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This Spirited Away Detail Was Based On A Real-Life Experience

"Spirited Away," the lush fantasy written and directed by Japanese animation pioneer Hayao Miyazaki, tells the story of a young girl named Chihiro (voiced by Rumi Hiiragi in Japanese and Daveigh Chase in English) who must work her way through a fantastical bathhouse in order to save her parents after they were transformed into pigs. Upon its release, the Studio Ghibli film was a box office juggernaut, ranking as the highest-grossing Japanese film of all time for 19 years before it was dethroned in 2021 (via ComicBook). Additionally, it is the first and, so far, only foreign and hand-drawn animated film to win the Academy Award for best animated feature (per Time). The film has proven to be amongst the most influential in recent years, inspiring both animators and live-action filmmakers including Chloe Zhao and Steven Spielberg

Miyazaki dealt with unique topics within his catalog of acclaimed animated classics long before "Away," including environmentalism, human nature, and war, approaching them with a fantastical viewpoint that manages to provide great escapist entertainment. However, there's still an undeniable human aspect to his work that feels as though it is coming from a real place which helps his stories remain a cut above the rest. With "Spirited Away," it is true that Miyazaki based many of its locations and characters on real-world influences. However, what may surprise some is that one key detail within the film's story has a surprising real-world backstory to it.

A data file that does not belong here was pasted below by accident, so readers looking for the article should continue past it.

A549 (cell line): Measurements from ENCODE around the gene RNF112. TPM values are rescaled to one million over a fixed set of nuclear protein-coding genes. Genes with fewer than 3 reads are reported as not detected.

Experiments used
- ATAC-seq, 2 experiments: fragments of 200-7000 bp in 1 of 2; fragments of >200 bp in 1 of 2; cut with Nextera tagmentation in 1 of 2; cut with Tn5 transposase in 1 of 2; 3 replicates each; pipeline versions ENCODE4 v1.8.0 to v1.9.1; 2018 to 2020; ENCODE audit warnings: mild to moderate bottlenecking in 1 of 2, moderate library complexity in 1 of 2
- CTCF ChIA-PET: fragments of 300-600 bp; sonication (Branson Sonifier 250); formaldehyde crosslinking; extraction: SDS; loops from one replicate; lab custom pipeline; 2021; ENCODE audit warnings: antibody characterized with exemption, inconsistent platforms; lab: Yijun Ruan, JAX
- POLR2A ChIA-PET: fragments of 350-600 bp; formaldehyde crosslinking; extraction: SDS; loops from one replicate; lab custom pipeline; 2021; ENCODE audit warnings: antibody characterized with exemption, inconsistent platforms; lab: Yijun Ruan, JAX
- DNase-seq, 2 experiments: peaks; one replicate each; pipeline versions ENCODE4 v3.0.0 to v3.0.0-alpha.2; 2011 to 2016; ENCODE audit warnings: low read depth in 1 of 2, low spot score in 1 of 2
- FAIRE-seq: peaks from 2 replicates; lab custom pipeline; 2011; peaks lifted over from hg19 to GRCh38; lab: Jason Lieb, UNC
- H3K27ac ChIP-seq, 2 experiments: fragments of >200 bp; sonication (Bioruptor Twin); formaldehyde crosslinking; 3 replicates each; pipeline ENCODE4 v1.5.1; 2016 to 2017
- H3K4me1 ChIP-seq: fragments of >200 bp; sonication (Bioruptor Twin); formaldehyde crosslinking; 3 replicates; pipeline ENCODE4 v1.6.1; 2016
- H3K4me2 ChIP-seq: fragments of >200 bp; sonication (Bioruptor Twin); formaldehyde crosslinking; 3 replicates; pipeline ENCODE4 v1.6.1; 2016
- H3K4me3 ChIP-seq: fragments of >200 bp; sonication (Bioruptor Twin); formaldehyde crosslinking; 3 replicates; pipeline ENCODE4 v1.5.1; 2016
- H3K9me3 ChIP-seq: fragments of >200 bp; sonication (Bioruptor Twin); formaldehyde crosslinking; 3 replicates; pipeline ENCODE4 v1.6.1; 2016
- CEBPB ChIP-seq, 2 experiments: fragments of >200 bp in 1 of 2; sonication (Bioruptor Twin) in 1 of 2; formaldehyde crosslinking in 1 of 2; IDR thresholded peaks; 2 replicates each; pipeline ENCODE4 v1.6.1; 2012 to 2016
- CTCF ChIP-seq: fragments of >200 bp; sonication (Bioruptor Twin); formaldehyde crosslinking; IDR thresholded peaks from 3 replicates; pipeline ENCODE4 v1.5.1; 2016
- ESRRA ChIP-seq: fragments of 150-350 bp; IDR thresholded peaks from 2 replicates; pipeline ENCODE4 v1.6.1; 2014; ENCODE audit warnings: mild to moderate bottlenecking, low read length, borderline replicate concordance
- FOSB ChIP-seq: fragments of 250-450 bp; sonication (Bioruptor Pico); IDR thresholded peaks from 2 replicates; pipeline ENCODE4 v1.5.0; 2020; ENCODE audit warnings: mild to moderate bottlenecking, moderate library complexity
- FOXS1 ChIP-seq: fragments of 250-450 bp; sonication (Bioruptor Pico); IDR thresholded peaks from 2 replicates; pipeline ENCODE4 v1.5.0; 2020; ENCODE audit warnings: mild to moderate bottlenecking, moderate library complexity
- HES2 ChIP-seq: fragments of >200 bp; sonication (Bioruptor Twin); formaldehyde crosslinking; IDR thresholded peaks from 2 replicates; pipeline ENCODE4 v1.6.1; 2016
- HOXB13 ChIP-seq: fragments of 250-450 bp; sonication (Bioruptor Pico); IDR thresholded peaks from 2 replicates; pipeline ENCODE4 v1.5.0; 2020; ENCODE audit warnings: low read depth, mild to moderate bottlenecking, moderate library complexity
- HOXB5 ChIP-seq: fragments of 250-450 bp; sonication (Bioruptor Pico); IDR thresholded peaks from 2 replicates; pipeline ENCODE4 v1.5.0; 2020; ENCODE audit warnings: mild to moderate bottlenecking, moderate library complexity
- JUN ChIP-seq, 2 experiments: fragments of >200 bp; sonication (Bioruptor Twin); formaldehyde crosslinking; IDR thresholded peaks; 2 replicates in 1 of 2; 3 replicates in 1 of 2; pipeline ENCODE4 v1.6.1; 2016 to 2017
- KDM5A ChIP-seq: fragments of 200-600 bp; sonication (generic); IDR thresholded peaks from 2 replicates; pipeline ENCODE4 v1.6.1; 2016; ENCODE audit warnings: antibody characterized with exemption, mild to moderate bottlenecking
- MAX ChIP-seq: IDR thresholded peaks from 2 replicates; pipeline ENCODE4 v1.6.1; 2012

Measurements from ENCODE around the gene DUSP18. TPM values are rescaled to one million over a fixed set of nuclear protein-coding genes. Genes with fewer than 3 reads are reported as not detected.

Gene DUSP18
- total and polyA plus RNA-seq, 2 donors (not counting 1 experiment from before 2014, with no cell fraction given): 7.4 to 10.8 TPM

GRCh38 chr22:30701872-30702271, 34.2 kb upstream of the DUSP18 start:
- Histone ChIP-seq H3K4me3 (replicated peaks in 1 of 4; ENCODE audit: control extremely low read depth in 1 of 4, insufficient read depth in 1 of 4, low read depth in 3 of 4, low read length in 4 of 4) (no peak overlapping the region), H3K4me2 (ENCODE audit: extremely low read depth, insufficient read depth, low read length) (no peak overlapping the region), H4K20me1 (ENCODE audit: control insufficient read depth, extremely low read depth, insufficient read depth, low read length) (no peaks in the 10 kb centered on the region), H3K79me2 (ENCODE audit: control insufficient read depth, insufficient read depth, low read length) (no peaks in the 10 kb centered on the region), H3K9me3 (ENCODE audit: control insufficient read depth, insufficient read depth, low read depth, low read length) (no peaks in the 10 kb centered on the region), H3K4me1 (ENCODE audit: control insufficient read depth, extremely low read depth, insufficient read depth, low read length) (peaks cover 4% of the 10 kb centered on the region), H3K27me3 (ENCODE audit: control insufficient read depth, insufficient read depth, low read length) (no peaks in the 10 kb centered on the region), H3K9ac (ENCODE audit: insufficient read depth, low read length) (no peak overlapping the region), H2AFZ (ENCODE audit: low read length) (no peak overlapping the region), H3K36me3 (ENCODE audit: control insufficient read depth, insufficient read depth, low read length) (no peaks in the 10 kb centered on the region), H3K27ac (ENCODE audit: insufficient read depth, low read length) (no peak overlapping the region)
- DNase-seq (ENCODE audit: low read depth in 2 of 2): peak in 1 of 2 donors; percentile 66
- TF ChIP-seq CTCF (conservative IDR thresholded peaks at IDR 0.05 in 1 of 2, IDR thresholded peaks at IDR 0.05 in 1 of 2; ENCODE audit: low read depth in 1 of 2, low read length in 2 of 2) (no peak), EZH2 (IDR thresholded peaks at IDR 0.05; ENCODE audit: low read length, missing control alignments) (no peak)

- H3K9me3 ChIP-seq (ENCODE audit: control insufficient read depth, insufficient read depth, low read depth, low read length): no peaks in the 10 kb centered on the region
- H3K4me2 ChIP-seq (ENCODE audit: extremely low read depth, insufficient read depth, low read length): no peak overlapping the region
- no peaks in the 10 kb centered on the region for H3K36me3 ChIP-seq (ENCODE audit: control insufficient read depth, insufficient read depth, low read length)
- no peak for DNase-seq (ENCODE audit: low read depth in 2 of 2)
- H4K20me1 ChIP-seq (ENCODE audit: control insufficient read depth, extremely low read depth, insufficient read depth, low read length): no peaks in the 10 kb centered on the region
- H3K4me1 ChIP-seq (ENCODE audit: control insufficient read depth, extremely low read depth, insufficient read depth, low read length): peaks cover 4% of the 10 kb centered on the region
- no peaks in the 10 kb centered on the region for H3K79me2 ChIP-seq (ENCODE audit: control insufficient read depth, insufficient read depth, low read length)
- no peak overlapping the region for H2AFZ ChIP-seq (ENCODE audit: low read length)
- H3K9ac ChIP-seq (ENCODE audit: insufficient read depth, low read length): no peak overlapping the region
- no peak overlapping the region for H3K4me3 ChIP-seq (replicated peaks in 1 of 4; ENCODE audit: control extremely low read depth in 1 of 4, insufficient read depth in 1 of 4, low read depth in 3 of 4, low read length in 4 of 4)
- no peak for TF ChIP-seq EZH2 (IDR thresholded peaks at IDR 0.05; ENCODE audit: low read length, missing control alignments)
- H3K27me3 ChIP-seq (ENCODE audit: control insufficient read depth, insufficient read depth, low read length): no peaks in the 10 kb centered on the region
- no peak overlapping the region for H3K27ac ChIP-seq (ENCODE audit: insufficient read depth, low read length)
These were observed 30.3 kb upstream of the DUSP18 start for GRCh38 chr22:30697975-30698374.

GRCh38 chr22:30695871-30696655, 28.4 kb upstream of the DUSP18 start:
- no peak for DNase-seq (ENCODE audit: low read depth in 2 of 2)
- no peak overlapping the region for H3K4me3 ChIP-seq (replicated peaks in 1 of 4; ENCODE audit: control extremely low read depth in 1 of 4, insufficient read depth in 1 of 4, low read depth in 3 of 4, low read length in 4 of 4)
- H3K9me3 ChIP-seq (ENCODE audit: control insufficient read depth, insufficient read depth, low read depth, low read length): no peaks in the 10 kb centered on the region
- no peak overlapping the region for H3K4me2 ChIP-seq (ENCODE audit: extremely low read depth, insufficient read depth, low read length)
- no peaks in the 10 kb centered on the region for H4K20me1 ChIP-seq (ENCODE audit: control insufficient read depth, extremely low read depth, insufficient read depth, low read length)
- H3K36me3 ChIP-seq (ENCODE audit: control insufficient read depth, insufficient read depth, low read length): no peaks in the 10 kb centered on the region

Miyazaki's battle to save a bike

One of the most memorable scenes within "Spirited Away" sees Chihiro and company forced to deal with a massive, slimy visitor known as the Stink Spirit. After pulling a bicycle from its core, they learn that it is actually a River God that had been so harmed by pollution that it lost its form. In a behind-the-scenes documentary, writer and director Hayao Miyazaki says that the scene was inspired by a real-life experience. "I cleaned a river once," the "My Neighbor Totoro" director says. "And there really was a bicycle, it was stuck in there. Ten of us wrapped the rope around the bars and slowly pulled it out. We really cleaned up the river and the fish are back, and that's why I added that scene." As many of Miyazaki's films dive into the topic of environmentalism, it only feels natural that such a moment in his life would make for a fitting scene in one of his works.

However, the River Spirit is not the only fantastical creation that comments on Miyazaki's mindset. According to long-time Studio Ghibli producer, Toshio Suzuki, one of the film's most iconic characters, No-Face, represents Miyazaki's own desperate urge to break into the hearts of others, despite not knowing how to do so. Judging by the iconic status of "Spirited Away" over 20 years later, it's safe to say that the director might have found the way.